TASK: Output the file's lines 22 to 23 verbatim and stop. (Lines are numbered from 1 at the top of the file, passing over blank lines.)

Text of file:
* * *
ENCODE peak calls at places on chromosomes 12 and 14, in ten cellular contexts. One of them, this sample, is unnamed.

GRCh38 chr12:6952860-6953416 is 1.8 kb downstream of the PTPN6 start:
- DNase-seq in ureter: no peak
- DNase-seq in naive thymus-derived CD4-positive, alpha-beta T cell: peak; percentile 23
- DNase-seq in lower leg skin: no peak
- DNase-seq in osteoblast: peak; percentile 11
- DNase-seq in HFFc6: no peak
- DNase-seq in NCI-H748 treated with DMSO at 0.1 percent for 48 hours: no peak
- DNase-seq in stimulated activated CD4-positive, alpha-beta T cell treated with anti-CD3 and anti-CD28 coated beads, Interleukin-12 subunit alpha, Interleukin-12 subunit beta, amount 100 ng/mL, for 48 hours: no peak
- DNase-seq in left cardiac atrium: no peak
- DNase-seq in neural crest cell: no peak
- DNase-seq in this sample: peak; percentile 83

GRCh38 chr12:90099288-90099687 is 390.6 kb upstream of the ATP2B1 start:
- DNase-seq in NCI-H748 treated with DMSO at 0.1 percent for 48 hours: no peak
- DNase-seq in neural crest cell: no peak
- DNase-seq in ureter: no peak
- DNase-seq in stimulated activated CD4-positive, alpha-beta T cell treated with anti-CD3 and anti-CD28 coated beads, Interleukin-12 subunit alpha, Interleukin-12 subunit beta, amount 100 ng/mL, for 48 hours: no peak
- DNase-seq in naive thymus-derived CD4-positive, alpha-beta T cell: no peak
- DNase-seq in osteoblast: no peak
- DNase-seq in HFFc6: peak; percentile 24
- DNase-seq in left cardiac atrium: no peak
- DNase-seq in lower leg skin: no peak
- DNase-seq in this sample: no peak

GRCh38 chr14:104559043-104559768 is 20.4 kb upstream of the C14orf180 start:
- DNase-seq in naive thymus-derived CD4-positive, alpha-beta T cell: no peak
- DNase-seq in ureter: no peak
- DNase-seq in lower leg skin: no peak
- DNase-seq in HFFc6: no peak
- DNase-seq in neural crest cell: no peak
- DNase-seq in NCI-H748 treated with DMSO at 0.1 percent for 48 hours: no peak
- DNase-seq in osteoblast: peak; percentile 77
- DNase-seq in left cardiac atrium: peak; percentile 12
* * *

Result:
- DNase-seq in lower leg skin: no peak
- DNase-seq in this sample: no peak